Occupy World Street

Occupy World Street: Global Roadmap for Economic and Political Reform by Ross Jackson, Chelsea Green, 315 pp, $19.95.

Though there’s been a flurry of books about the Occupy movement in the last few months, few of them have said much about energy and the environment. Predictably, writers have largely focused so far on the core issues that originally filled Zuccotti Park last fall, an unfair economy and politics corrupted by corporate lucre.

Now comes a new title on Occupy that takes ecological overshoot seriously, Occupy World Street: A Global Roadmap for Radical Economic and Political Reform. Refreshingly, the book also zeroes in on the issue that the energy-savvy find behind all our financial and political woes today: peak oil.

Peak oilers will cheer when Jackson, a good-guy financier who has funded hundreds of sustainability projects in thirty countries through his San Francisco-based Gaia Fund, gives peak oil its due. Scary issues from religious conflicts and the balance of power in the Middle East to unemployment, bank bailouts and sovereign debt and even the scariest of them all, climate change, Jackson writes, “will all pale in significance with what will soon be at the top of the national agenda.”

And yes, folks, Jackson means peak oil. Energy depletion may not be bigger than climate change, but it’s badder, because peak oil will hit us first. And Jackson is realistic about responses. After ably skewering the usual solutions, particularly switching over to unconventional fossil fuels, Jackson puts into strong, simple language the way that peak oil could also doom the energy sources that could actually work, solar and wind.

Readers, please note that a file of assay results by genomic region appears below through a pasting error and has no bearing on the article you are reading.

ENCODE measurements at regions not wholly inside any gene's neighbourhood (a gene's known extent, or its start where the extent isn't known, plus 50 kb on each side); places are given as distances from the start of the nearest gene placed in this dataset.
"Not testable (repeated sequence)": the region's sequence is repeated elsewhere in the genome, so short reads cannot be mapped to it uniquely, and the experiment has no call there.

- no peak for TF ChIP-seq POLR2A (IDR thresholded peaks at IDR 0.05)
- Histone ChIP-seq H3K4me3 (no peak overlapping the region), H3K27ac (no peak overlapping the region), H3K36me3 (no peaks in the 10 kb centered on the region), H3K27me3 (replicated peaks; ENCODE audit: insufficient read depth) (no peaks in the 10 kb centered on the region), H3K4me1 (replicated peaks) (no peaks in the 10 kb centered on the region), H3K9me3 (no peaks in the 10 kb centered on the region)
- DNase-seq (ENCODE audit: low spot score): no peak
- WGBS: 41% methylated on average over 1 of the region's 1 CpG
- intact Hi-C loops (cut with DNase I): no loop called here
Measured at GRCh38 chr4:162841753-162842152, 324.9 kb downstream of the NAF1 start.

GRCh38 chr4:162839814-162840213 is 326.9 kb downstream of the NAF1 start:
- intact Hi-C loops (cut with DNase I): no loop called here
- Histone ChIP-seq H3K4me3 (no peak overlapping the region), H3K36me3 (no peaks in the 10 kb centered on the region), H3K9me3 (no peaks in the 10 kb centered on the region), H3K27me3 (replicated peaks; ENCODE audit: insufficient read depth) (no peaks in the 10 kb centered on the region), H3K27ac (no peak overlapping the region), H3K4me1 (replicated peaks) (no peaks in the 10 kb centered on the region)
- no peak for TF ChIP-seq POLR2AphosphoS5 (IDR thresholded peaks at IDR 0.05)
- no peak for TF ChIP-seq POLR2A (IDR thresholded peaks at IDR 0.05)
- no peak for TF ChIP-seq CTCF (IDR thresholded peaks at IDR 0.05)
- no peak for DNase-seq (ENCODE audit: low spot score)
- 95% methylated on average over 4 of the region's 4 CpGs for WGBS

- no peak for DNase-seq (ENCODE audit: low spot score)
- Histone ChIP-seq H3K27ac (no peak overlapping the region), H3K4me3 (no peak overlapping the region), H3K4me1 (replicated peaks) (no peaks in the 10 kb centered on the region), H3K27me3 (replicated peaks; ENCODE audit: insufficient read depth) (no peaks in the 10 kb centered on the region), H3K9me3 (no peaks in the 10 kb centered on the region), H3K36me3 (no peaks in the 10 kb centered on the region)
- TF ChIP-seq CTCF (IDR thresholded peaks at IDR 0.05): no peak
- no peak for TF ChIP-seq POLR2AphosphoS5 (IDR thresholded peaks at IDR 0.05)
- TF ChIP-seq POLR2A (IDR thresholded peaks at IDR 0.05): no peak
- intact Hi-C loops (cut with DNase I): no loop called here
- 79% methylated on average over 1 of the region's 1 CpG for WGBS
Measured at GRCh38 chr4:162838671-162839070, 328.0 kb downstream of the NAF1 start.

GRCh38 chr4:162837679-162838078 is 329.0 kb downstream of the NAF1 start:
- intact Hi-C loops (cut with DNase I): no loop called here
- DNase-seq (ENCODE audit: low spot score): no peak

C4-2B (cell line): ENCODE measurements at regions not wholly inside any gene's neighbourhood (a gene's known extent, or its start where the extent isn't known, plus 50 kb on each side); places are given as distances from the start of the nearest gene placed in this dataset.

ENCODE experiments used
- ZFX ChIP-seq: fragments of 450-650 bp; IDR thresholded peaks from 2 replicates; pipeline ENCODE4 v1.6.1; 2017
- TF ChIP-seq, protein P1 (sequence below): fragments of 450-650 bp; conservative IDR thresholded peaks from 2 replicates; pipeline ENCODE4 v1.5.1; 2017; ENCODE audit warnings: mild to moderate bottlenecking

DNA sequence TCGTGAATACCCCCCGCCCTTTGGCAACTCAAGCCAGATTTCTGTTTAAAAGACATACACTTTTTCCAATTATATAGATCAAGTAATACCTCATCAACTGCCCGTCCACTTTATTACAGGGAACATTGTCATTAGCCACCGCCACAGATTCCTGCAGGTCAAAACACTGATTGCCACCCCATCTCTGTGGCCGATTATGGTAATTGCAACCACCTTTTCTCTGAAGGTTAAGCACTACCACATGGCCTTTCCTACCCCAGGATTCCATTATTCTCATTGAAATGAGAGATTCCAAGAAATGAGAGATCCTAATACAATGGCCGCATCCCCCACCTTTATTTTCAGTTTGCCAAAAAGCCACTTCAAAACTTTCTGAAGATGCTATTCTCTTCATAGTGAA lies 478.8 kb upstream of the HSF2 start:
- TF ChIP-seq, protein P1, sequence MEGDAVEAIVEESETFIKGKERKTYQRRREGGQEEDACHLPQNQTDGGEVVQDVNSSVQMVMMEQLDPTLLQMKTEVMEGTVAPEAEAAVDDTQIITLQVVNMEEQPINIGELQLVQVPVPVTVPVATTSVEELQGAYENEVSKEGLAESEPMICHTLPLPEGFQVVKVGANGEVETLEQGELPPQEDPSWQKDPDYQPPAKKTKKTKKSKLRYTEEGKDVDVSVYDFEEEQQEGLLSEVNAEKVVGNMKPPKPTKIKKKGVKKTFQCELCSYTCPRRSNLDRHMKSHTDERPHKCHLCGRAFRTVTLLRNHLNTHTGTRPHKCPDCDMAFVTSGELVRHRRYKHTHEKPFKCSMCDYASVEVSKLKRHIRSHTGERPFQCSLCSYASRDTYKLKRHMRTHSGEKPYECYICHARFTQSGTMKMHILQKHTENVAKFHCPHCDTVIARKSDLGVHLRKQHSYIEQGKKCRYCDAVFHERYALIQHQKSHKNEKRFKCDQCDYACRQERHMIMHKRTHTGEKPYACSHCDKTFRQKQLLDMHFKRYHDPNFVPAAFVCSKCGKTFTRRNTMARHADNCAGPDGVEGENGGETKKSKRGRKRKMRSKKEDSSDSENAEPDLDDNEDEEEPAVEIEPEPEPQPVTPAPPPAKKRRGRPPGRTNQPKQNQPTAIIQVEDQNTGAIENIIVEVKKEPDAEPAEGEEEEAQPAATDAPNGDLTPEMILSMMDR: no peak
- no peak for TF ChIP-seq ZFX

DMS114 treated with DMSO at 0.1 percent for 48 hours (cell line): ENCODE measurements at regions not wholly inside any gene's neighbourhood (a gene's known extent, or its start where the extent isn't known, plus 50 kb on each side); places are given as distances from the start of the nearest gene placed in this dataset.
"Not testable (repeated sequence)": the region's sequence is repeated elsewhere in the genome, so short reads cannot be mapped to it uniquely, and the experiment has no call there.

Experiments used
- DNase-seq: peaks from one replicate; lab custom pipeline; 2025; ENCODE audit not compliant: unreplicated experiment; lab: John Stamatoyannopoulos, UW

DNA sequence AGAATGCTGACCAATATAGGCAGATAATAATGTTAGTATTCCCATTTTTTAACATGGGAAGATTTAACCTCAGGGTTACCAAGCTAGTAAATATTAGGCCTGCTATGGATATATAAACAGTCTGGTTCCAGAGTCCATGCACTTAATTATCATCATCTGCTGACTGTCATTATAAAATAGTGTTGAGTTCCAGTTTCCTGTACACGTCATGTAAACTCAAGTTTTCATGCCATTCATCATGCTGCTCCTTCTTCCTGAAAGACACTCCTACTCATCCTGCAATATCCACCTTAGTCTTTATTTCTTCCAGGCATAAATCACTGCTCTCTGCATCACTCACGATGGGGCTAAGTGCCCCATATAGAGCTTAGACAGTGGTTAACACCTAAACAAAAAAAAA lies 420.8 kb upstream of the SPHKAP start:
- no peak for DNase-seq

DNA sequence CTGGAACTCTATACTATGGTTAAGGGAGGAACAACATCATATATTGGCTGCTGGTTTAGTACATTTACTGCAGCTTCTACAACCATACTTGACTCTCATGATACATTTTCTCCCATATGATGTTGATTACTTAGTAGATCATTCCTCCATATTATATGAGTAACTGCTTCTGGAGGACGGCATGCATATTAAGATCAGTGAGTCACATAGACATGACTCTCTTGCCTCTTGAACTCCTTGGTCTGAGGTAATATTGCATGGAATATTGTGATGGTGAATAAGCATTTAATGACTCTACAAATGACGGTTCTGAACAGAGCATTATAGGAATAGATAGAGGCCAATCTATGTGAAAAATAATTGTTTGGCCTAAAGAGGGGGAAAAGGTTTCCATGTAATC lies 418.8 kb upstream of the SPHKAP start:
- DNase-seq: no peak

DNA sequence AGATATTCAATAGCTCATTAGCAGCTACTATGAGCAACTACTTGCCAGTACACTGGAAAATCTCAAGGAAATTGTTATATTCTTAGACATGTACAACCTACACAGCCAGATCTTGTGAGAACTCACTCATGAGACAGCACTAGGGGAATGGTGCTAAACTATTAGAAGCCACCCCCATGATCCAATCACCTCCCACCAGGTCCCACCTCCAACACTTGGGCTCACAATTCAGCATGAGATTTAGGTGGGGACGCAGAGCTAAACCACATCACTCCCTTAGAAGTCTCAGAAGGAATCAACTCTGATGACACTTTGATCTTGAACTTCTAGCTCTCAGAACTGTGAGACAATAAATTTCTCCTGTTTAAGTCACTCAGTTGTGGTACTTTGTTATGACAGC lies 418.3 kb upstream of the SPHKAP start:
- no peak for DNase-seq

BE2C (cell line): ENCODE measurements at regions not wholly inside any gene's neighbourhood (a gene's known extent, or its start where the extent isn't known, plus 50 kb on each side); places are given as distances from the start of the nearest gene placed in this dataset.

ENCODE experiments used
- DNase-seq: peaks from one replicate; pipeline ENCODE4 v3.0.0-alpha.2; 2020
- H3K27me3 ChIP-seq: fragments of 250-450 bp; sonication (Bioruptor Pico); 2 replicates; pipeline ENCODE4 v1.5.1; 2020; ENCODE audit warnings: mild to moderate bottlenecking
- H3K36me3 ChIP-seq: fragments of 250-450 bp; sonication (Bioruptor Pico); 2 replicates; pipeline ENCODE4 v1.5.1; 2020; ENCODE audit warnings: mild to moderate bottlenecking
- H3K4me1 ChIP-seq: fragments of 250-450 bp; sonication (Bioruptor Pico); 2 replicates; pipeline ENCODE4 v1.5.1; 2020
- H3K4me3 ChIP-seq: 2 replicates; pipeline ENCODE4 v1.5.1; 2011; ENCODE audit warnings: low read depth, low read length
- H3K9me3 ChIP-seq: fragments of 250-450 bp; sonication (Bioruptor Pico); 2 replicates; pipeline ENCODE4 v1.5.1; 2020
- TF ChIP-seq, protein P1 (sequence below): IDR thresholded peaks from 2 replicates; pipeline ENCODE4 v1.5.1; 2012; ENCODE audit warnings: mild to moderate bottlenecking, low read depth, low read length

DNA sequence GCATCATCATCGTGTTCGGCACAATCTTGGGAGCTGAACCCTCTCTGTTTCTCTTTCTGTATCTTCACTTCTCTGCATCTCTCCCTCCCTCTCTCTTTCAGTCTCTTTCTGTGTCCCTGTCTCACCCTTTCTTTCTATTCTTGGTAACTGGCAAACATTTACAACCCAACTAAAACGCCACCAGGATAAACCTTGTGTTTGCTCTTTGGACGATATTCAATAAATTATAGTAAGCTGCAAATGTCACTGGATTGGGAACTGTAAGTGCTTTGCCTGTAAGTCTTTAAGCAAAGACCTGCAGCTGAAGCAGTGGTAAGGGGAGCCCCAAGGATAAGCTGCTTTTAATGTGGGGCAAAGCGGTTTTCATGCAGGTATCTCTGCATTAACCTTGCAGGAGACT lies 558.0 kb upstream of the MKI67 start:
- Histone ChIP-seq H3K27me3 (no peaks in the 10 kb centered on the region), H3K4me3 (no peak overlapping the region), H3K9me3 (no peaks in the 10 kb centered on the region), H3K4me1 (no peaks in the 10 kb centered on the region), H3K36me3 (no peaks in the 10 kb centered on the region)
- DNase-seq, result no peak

“A fatal energy trap could condemn humanity to become a permanent subsistence civilization if we are not very careful with how we use the remaining fossil fuel resources,” Jackson writes.

It takes energy to mine the metals and manufacture the necessary inputs in order to build alternative-energy power plants. Today this energy can only come from one source — fossil fuels. Imagine for a moment what will happen when the oil and gas run out in a matter of decades at current usage rates. Not enough fossil fuel energy will be available to build or maintain windmills and solar power plants.

The parent trap

Avoiding this energy trap will be humanity’s greatest challenge in the coming decades, according to Jackson. Maintaining any kind of recognizable civilization after peak oil will require solar power. And until we can build and run solar using only solar, we will need to stop burning fossil fuels to run cars, heat buildings and make plastic junk and instead put all the oil, coal and gas that’s left into installing solar panels.

Since its corrupt political system will likely continue to prevent the world’s most powerful nation, the United States, from taking its rightful place as the leader towards a solar world, Jackson proposes a Gaian League of smaller more politically flexible nations to get things started. Once the nations of Africa and South America start clearly kicking our butts on solar, Jackson hopes the US will finally wake up.

Wishful thinking? Maybe. But it’s a better idea than most we’ve heard so far. And it’s a damn sight more promising than cynical resignation and despair.

So along with Jackson, as a proud American and even prouder fan of human survival, I say Go Brazil! Go Botswana! Go Tuvalu!

We’re counting on you guys to keep us from totally trashing the place.

– Erik Curren,Transition Voice